Quebec Indigenous leaders demand exemption from Bill 96

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Quebec Indigenous leaders demand exemption from Bill 96
WATCH: Indigenous chiefs across the province are demanding that their communities be exempt from the Bill, meant to strengthen the province's French language charter. Phil Carpenter has more – May 7, 2022

Community leaders in Kahnawake, south of Montreal, have issued a stark warning to the Quebec government regarding Bill 96.

“We need to put Quebec on notice that there’s going to be some backlash and ramifications if this moves forward in the way that it is,” Grand Chief Kahsennenhawe Sky-Deer told Global News.

She and other chiefs across the province are demanding that their communities be exempt from the bill, meant to strengthen the province’s French-language charter. They argue students in their communities already face numerous systemic barriers, so forcing English-speaking ones to now learn more French is just another obstacle.

“We see this as an attack and a threat on our rights as people,” she said.

Dawson College science student Rotshenno:ni Two-Axe worries how Bill 96 could affect students at English CEGEPs.

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“It’s adding this extra barrier for Indigenous and First Nations students.”

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The bill would force some English-speaking students to take either three core courses in French or five second-language French courses instead of just two as of 2024, after Two-Axe graduates.

So he’s not concerned about himself.

“I have younger siblings, nieces, nephews, cousins who could very well be impacted by this,” he said.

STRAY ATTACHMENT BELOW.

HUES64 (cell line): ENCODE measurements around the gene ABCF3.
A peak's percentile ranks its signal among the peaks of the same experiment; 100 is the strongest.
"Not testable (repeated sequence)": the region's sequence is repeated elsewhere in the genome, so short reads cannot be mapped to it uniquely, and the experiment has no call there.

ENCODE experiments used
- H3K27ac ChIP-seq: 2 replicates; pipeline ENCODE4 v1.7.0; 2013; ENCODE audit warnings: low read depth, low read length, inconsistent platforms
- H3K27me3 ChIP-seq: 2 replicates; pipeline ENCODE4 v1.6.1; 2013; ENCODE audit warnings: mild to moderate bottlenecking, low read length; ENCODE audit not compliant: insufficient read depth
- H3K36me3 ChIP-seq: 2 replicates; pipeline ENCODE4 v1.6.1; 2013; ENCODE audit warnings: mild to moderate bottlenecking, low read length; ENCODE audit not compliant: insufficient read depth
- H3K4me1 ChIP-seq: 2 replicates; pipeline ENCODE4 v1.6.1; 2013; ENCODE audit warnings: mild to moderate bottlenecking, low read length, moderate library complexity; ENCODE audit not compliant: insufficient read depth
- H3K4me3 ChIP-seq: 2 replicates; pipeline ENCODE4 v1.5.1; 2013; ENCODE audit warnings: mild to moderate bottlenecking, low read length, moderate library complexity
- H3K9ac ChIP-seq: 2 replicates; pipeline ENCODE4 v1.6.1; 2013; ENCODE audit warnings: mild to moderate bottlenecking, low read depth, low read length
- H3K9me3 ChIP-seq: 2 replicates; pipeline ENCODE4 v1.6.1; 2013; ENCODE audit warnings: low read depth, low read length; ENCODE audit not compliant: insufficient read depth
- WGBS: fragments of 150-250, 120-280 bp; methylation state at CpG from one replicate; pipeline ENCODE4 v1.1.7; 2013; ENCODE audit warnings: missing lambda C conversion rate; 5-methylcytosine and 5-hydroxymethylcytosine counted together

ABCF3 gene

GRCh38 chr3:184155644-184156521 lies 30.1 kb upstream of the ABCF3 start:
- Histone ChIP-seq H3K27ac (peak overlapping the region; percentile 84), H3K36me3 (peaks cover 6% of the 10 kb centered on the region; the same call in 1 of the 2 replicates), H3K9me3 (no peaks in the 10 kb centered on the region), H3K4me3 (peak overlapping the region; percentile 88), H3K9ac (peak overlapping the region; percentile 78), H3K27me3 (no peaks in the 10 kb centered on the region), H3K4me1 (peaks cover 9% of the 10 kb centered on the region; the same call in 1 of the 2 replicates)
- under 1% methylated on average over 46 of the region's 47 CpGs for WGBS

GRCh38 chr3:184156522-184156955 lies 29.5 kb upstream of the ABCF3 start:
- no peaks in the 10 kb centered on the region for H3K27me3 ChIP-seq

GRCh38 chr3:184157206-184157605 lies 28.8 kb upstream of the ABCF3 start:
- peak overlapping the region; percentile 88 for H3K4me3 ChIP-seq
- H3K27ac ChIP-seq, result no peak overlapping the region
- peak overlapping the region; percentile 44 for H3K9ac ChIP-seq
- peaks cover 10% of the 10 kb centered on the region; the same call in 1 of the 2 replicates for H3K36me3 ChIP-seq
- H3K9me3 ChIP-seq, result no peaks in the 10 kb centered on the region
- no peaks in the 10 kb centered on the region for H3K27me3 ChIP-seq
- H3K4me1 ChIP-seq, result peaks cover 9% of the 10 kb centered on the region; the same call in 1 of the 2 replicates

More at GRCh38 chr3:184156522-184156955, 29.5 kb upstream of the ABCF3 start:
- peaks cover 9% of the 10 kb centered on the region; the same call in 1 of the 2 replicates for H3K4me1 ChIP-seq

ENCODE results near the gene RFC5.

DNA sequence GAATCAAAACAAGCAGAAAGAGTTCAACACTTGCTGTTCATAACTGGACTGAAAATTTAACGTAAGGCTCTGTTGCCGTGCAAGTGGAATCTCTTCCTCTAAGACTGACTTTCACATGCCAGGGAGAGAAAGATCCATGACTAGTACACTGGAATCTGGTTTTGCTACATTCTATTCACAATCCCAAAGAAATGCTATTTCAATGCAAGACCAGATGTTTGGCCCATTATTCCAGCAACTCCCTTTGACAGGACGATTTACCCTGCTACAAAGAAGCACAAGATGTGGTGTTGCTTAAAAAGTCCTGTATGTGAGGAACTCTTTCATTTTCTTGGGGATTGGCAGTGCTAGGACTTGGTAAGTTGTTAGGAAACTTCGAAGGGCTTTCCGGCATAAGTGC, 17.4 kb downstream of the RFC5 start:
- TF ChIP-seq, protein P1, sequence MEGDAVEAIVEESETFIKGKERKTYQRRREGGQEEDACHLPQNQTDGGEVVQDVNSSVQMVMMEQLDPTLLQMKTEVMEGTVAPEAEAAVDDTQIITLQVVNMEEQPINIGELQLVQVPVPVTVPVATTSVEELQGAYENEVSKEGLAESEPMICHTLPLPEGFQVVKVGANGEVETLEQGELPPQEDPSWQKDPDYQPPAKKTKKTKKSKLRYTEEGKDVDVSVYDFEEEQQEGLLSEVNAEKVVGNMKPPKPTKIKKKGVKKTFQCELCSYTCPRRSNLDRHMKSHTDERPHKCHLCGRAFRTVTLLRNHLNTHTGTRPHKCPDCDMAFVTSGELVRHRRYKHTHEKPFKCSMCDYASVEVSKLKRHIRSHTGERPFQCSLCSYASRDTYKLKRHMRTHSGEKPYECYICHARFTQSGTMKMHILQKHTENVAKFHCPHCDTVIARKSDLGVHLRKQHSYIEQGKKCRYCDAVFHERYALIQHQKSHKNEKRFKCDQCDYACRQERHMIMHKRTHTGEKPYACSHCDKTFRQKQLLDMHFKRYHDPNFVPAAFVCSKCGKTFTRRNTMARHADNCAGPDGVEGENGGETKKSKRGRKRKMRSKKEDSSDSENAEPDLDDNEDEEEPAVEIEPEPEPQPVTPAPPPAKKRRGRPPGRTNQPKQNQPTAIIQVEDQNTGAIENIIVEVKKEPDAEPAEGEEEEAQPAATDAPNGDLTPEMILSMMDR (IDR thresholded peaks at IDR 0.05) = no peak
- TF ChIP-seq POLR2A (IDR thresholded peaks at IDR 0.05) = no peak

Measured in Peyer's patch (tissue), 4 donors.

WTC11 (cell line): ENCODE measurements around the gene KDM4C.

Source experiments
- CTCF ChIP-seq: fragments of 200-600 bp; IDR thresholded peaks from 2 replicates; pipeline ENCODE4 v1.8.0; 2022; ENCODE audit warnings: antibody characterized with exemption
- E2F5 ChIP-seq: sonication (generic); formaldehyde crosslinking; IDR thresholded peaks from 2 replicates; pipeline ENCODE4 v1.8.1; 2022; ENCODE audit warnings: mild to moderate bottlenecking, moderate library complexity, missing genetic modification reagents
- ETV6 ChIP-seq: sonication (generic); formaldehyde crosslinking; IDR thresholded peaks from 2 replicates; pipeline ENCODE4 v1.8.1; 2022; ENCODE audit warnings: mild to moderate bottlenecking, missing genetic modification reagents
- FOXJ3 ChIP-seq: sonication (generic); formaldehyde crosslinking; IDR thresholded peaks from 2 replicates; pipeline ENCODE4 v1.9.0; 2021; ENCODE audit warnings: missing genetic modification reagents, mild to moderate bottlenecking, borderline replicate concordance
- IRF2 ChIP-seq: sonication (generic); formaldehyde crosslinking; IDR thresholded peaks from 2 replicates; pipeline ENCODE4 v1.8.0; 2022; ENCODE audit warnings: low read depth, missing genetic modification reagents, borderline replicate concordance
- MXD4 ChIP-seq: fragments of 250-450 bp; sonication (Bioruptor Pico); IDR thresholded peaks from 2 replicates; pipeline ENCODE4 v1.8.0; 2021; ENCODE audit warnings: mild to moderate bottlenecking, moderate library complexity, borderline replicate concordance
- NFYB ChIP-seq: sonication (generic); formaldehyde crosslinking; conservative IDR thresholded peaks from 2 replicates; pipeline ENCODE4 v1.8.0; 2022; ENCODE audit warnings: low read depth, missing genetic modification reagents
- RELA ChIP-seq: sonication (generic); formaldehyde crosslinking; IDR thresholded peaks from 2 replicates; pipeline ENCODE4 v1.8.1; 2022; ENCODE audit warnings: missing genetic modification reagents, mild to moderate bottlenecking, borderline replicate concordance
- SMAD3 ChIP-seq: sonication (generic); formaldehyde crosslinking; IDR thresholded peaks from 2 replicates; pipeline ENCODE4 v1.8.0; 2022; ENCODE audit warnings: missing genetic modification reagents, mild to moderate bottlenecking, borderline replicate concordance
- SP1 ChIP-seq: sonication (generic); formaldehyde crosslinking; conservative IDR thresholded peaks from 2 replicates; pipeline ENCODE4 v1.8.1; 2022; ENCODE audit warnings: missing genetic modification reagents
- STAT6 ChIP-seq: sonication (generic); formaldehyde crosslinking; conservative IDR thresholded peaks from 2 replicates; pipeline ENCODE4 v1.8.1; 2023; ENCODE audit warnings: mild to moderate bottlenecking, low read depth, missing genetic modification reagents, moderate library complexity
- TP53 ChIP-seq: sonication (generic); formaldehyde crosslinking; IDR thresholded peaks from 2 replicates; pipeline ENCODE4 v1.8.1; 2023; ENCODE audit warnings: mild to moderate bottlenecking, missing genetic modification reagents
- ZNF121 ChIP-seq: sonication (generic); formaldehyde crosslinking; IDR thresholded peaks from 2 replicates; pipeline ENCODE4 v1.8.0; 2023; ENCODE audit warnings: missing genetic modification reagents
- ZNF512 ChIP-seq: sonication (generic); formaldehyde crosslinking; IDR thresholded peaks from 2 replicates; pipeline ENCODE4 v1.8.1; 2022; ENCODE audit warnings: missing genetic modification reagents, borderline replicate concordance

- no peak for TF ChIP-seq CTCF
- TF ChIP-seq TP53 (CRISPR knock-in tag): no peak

Denis Gros-Louis, director general of the First Nations Education Council of Quebec, believes imposing Bill 96 on their communities is paternalistic.

“I’ve made several attempts over the last months to meet with (Language Minister Simon Jolin-Barette) and it never worked out,” he said.

Indigenous leaders say this is just another example of the Legault government dismissing them and their concerns.

This comes despite an assertion in an email Wednesday by Élisabeth Gosselin, press attaché for Jolin-Barrette, that “extensive consultations, the most important of this legislature, were held during the study of Bill 96 and the positions of various Aboriginal organizations were heard.”

Kahnawake Council Chief Jessica Lazare said she’s disappointed.

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“I don’t understand how Quebec can determine themselves as a nation without considering the impacts or circumstances of Indigenous peoples,” she said.

In late April, out of frustration, chiefs from communities across the province announced their intention to further assert their rights to self-determination.

They expect to meet with Education Minister Jean-Francois Roberge at the end of May.

It’s the kind of dialogue Two-Axe believes is necessary.

“I think listening to Indigenous voices and understanding, hearing our perspective would definitely help,” he said.

The student from Kahnawake hopes in the end he won’t have to worry about younger students.

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